Longtime basketball coach Royce Waltman, 72, passed away Monday evening following a battle with cancer in recent years.
He had been hospitalized this winter at Prairie Lakes Health Campus in Noblesville after suffering a stroke in early February.
"In just learning of the passing of Coach Waltman, we have profound sadness and feel for his wife, Carole, and everyone in his family," Indiana University men's basketball coach Tom Crean said in a release. "Royce was a very special person who gave so much to the game of basketball and without question impacted everyone he coached, worked with and supported."
He was a 1964 graduate of Slippery Rock University, where he lettered in basketball and baseball. The Ellerslie, Md. native got his first head coaching opportunity at Bedford (Pa.) High School, where he served as head coach for 15 seasons, winning 276 games, 11 league titles, and seven district championships. It was during that stint that he began a lifelong friendship with then-Army men's basketball coach Bob Knight.
After Knight took over at Indiana University, Knight hired Waltman as an assistant in 1982. He stayed with the Hoosiers through the 1987 season. While in Bloomington, Waltman helped with the 1984 United States Olympic gold medal-winning men's basketball squad, as well as with the 1987 NCAA national championship Hoosiers.
Following the national title game, Waltman accepted the head coaching position at Division III DePauw University and led the Tigers to their greatest success in program history.
The 1990 Tigers team advanced to the NCAA Division III national championship game, where it fell to the University of Rochester 43-42.
Waltman's DePauw teams won 100 games in five seasons, played in three NCAA Tournaments and won the 1990 Indiana Collegiate Athletic Conference championship.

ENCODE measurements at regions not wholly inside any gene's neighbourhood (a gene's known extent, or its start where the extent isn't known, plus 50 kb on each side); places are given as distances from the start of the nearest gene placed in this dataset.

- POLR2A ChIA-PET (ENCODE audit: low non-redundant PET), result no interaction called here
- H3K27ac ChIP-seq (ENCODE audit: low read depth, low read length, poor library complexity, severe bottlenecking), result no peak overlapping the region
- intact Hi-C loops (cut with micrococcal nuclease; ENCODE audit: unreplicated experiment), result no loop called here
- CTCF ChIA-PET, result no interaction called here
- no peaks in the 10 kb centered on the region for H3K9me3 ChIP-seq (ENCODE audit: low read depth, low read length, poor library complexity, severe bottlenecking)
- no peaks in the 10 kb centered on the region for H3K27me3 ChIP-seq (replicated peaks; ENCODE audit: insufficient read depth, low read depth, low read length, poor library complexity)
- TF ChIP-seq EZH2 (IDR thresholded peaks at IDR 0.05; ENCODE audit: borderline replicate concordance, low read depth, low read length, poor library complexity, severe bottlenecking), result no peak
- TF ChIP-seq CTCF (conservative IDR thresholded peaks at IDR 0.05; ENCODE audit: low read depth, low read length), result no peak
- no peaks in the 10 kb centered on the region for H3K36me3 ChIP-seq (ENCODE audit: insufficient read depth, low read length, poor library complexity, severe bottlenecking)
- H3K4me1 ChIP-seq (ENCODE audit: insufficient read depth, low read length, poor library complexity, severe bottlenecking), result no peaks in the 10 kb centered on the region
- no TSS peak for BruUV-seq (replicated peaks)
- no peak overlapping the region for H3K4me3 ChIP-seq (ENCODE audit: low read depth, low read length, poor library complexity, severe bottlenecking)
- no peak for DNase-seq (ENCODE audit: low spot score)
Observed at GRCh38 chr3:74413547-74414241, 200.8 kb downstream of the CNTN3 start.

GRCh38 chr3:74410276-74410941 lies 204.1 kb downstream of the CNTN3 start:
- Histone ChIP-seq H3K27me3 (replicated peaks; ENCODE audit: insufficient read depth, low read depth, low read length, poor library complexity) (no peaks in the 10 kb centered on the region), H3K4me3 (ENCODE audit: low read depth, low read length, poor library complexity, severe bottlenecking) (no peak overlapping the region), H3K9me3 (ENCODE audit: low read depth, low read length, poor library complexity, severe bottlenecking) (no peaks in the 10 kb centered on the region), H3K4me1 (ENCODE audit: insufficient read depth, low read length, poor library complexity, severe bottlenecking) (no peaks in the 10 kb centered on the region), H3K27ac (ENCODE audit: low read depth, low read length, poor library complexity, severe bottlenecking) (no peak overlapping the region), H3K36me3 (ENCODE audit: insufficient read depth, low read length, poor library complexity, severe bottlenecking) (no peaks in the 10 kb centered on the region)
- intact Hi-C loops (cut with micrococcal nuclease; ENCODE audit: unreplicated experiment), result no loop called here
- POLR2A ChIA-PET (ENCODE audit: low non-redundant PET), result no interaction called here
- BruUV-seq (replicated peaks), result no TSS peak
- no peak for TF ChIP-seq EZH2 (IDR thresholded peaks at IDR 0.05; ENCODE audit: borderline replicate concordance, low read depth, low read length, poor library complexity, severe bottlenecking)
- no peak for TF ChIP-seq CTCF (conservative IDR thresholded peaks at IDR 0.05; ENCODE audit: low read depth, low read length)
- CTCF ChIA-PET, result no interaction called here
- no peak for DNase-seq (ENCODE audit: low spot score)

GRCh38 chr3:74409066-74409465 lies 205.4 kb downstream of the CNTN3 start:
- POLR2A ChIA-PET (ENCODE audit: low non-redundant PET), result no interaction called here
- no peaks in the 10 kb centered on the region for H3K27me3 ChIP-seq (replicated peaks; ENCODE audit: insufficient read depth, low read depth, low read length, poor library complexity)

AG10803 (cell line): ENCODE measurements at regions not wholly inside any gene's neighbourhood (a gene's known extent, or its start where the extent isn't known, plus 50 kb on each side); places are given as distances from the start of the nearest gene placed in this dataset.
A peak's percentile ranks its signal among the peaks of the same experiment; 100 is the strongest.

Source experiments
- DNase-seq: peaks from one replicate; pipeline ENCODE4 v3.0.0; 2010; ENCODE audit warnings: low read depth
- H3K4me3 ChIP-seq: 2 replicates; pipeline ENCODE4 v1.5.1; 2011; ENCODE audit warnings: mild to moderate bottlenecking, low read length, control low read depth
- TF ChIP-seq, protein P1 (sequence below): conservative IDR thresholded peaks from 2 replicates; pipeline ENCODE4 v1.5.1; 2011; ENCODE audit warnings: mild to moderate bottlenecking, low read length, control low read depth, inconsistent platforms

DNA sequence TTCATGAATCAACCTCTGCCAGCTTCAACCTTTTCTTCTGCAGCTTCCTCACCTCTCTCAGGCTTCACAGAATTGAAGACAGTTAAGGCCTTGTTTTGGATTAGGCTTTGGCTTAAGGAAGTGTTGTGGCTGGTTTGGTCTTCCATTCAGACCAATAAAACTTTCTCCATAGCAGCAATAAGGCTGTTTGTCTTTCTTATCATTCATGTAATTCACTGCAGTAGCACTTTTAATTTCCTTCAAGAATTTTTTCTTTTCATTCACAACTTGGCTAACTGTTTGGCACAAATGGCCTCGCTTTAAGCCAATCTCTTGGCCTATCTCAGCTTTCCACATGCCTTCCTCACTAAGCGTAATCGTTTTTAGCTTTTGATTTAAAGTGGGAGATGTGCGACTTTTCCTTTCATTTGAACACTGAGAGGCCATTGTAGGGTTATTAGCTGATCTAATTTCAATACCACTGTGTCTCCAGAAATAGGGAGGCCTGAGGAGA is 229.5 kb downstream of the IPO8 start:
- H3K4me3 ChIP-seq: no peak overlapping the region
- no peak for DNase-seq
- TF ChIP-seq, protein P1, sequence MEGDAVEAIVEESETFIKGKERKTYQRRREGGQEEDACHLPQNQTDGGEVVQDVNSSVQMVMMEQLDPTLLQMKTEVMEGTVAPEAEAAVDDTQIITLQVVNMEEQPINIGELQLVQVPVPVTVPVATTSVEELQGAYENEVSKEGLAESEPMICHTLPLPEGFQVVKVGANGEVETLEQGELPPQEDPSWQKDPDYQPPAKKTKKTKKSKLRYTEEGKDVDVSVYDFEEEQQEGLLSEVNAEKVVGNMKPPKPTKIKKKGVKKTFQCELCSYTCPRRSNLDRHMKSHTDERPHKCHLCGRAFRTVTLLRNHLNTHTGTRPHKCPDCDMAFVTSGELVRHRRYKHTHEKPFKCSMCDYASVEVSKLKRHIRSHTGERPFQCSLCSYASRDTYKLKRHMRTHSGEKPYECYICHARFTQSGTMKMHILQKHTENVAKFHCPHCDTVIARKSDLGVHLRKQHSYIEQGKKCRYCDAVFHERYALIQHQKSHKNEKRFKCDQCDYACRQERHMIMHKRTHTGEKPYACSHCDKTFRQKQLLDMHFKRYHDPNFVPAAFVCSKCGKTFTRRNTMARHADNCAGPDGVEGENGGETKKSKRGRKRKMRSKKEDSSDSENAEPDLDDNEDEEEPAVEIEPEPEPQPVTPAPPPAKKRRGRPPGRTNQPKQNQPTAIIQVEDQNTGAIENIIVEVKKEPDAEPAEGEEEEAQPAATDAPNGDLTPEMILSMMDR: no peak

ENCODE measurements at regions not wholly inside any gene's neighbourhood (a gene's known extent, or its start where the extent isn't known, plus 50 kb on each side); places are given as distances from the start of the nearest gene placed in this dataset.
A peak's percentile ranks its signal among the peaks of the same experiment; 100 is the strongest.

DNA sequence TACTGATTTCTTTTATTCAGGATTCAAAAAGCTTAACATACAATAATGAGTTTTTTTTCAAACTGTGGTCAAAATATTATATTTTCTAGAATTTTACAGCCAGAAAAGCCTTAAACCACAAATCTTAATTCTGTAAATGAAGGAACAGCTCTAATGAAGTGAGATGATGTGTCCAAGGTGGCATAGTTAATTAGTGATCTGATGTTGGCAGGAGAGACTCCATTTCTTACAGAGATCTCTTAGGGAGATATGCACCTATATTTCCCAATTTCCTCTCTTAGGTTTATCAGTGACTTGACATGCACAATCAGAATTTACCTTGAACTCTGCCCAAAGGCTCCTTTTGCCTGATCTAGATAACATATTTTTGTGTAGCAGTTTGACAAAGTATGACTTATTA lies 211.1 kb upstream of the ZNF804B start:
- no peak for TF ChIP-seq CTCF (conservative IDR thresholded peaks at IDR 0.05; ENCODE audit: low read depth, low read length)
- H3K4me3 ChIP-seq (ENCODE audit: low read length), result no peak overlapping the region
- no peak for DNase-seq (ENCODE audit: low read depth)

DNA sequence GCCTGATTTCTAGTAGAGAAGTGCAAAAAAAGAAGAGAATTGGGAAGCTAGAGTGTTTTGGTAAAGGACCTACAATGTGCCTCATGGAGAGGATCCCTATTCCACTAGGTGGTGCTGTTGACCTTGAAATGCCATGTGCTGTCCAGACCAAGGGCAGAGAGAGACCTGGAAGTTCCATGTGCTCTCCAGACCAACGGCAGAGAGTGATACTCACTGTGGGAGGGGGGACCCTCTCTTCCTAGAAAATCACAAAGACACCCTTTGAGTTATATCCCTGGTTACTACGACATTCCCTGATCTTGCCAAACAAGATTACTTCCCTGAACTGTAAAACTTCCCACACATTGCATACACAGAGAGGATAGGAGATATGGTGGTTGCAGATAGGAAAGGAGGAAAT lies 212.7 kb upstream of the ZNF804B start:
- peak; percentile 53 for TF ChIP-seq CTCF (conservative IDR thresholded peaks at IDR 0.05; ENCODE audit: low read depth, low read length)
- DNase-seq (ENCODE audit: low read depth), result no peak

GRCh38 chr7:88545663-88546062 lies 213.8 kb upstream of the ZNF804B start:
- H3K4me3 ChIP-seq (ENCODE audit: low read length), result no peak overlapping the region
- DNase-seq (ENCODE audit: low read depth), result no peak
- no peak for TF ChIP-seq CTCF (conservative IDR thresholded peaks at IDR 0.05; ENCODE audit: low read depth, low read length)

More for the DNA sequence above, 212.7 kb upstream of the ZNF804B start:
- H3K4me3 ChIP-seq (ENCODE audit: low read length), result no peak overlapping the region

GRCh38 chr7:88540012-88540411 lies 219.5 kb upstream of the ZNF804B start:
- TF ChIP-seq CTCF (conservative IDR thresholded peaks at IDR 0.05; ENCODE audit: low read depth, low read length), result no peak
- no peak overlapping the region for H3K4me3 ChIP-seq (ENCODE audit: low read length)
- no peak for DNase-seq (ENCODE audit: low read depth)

The 1991-92 DePauw team spent the early portion of that season ranked number one in the nation.
Waltman, his coaching staff, and his 1990 team were inducted into the DePauw University Athletic Hall of Fame in 2003.
In 1992, he accepted the head coaching position at NCAA Division II University of Indianapolis and again, found success.
After years of struggling prior to Waltman's arrival, Indianapolis fell one last-second basket in the 1992-93 season finale from achieving a winning record (finishing 13-14) in his first season with the Greyhound program. But he guided Indianapolis to 17, 16, 20 and 23 victories over the next four seasons.
Indianapolis advanced to the NCAA Tournament in 1996 and 1997, and was ranked number one in the nation during portions of the 1996-97 season.
The Greyhounds tied for the Great Lakes Valley Conference championship that year.
In his five seasons at Indianapolis, Waltman won 103 games and in March 1997, accepted the head coaching position with Indiana State.
A similar story unfolded, as Waltman quickly turned around a Sycamore program that had been mediocre to bad for the better part of two decades.
In his first season in Terre Haute, Waltman won 16 games and followed that with seasons of 15, 22 and 22 victories. The 1999-2000 squad won the Missouri Valley Conference championship and advanced to Indiana State's first NCAA Tournament since Larry Bird played for the Sycamores in 1978-79.
The Sycamores played in the 2000-2001 NCAA Tournament, as well, and advanced to the second round.
Hard times fell upon the program following that season, as Indiana State endured six consecutive losing seasons and Waltman was relieved of his duties following the 2006-07 season. He won 134 games during his decade in Terre Haute.
He later served as the interim coach at Indianapolis for a year, when his former protege, Todd Sturgeon, resigned shortly before a season's start, and also assisted at Roncalli High School in Indianapolis.
Waltman finished his career with a 337-263 record.
His final position in the sport was serving as analyst for Indiana basketball beginning in the 2010-11 season before taking a leave of absence in December of last year.
"His knowledge of the game and ability to teach it was only eclipsed by the way he made you feel when you were with him," Crean said. "Personally, I respected him long before I came to Indiana.
"In getting to know Royce here, I was incredibly fortunate to have become his friend. The genuine respect he would impart on me and the program was heartfelt and will always be remembered."
He is survived by his wife Carole, daughter Suzanne, and son Kevin.
A visitation will be held at 2 p.m. Saturday, followed by a celebration of life at 4 p.m. at St. Luke's Methodist Church, 100 W. 86th St., Indianapolis.